Monday, October 29, 2007

Saw IV: Please help me

Disclaimer: I have not seen any of the Saw movies. The fourth one came out Friday and, like the first three, topped the Halloween weekend box office. Based on the trailers, reviews and film posters (which illustrate acts of torture), I will never see any of them. Yet I feel permitted to judge them, or at least judge society's appetite for them.

You are all sickos.

Look at this bewildering trend below. After each film's title is the opening date, the film's opening-weekend domestic gross and its all-time worldwide gross.

Saw. Oct. 29, 2004. $18.3 million. $103.1 million.
Saw II. Oct. 28, 2005. $31.7 million. $147.7 million.
Saw III. Oct. 27, 2006. $33.6 million. $164.9 million.

Saw IV made $32.1 million this weekend, almost triple the haul of the second-place finisher, Carell Keeps Trying to Be a Movie Star. It is the fourth consecutive Halloween weekend dominated -- nay, raped and flayed -- by a Saw movie.

There is a mass contingent of faithful followers of torture porn. They have made the genre the most reliably profitable in current cinema (given each film costs less than $10 million to produce). So please, I'd like a Saw devotee to explain why he or she makes a point to see these movies on opening weekend (or at all). If you're reading and you're a Saw fan, articulate this. I want to understand. Please. Someone convince me of their artistic or entertainment value. Please. Having not seen any of them, I'm willing to admit that there is underlying value in these movies. But the marketing inspires nothing in me but revulsion. And I can't believe that's enough to lure all these people into the theaters. Please defend these movies. Someone.

I am reminded of Viennese actionism -- a mode of art in which people reacted to horrific situations (like the Holocaust) by making horrific art. I saw an actionist exhibit in Vienna in 2003 and it was one of the most disturbing rooms I've ever been in. I can't even describe what I saw, for fear of throwing up my lunch. But if one had to assign a purpose to this awful art, it would be "psychological bloodletting." The only way these artists knew how to exorcise their own personal horror was to spew it out using some kind of artistic medium.

Do the Saw movies serve this type of purpose? Or do people like to go to be reminded of how good and stable their own lives are? Or are the movies some kind of twisted statement on the employment of torture in the political and military spheres? Something tells me, though, that the movies are nothing but a slick Hollywood product catering to the basest urges of humanity. Someone. Please. Explain.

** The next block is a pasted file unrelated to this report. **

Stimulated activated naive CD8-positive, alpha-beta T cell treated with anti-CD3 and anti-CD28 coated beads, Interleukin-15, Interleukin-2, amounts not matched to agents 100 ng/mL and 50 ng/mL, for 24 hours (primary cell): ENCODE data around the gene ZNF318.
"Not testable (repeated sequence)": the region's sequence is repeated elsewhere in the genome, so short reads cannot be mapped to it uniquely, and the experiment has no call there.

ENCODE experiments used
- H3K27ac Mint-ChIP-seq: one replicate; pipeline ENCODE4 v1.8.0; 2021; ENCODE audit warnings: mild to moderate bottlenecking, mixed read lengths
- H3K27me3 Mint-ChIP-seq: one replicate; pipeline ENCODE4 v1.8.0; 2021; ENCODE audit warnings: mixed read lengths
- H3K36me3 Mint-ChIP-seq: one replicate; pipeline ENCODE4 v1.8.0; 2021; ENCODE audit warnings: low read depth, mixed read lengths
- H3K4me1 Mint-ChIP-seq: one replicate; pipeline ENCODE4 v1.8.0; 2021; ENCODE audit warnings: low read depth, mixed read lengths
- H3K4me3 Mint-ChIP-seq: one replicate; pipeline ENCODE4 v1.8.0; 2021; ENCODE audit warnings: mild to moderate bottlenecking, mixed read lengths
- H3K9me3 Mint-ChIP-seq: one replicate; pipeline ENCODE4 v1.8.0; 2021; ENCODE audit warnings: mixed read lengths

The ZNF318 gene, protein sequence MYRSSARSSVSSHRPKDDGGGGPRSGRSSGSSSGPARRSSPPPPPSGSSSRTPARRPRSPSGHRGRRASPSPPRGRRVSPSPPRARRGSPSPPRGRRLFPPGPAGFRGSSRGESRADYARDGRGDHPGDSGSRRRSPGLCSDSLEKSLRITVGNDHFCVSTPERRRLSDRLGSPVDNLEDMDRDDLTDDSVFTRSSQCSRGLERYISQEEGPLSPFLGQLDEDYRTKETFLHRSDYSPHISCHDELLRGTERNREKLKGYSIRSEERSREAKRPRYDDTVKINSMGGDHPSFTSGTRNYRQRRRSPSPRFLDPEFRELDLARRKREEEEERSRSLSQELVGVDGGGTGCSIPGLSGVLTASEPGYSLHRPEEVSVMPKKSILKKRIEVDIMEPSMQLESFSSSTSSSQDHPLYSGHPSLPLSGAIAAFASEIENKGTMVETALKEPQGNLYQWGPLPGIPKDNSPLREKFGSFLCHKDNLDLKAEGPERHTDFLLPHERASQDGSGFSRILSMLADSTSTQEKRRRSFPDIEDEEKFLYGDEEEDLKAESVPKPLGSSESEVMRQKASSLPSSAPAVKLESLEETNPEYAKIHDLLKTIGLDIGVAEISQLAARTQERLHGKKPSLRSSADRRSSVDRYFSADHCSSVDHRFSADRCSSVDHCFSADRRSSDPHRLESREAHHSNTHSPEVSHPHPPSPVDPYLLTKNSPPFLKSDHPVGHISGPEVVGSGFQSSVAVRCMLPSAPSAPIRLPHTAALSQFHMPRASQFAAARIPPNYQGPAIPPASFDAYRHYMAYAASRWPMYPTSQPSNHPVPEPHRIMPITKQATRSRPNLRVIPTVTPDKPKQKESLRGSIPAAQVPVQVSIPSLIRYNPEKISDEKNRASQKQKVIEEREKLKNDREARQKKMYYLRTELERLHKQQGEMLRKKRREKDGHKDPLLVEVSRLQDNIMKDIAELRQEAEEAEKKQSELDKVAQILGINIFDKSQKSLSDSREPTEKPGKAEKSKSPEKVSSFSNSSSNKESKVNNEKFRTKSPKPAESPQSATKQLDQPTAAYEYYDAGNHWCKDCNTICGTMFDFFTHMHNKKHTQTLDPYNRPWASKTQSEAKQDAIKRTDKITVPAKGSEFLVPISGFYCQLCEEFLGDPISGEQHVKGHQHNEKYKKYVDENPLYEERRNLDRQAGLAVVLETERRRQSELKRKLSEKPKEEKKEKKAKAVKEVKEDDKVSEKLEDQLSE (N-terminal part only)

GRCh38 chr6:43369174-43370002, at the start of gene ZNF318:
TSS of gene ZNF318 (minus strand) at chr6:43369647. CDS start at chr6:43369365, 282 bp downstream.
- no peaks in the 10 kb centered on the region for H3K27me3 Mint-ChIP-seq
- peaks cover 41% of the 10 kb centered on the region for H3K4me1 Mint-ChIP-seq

Happy Halloween, you filthy animals.

Saturday, October 27, 2007

A thank you note

Dear George, Tilda and Tony:

Thanks for restoring my faith in movies. You have directed and performed the sh*t out of a brilliant original screenplay (fancy that! An original screenplay). It's such a basic concept, but few get it right (or even try to). How wonderful it was to pay $10 and actually have oxygen instead of noise pumped into my brain.

Love, JJ

Wednesday, October 24, 2007

Speaking of obsession...

My great aunt Loretto (aforementioned for her correspondence with Joan Fontaine) lives at a "retirement" home in Clarence, N.Y., outside of Buffalo. Recently the residents received pumpkins to decorate. Instead of carving or drawing a face on hers, Loretto simply wrote on it in marker: I LOVE CLARK GABLE.

Tuesday, October 23, 2007

Laces out, Dan; or, I'm not gonna be ignored, Dan

Garrison Keillor — of the strained bulldog voice, of Prairie Home Companion both on radio and film, of this sensationally botched satire — now has a restraining order against a woman who allegedly mailed him an alligator foot, stalked outside his house and sent an e-mail in which she graphically described performing the sex act with him. The woman denied the allegations, but said she harbors the "transcendental love between a writer and a reader."

Wow. Now I'm trying to think if I'd ever have the capacity for that kind of love — the love that appears transcendent to the lover and obsessive to the lovee. I don't think I've ever truly obsessed over a writer, actor or other kind of artist. Have you? I have a giant poster of Julianne Moore above my bed, but it's for aesthetics, not worship. After their latest redesign, Entertainment Weekly started a feature called Obsessive Fan of the Week. Seems like there's at least one obsessive in the world for every artist.

The Keillor news item also got me thinking about person-to-person obsession in the movies. I can only think of five examples of true film obsession (meaning the obsessive is captivated to the point of relative insanity and ends up exacting some kind of pain on the obsessee), but I'm sure there are a ton I'm forgetting.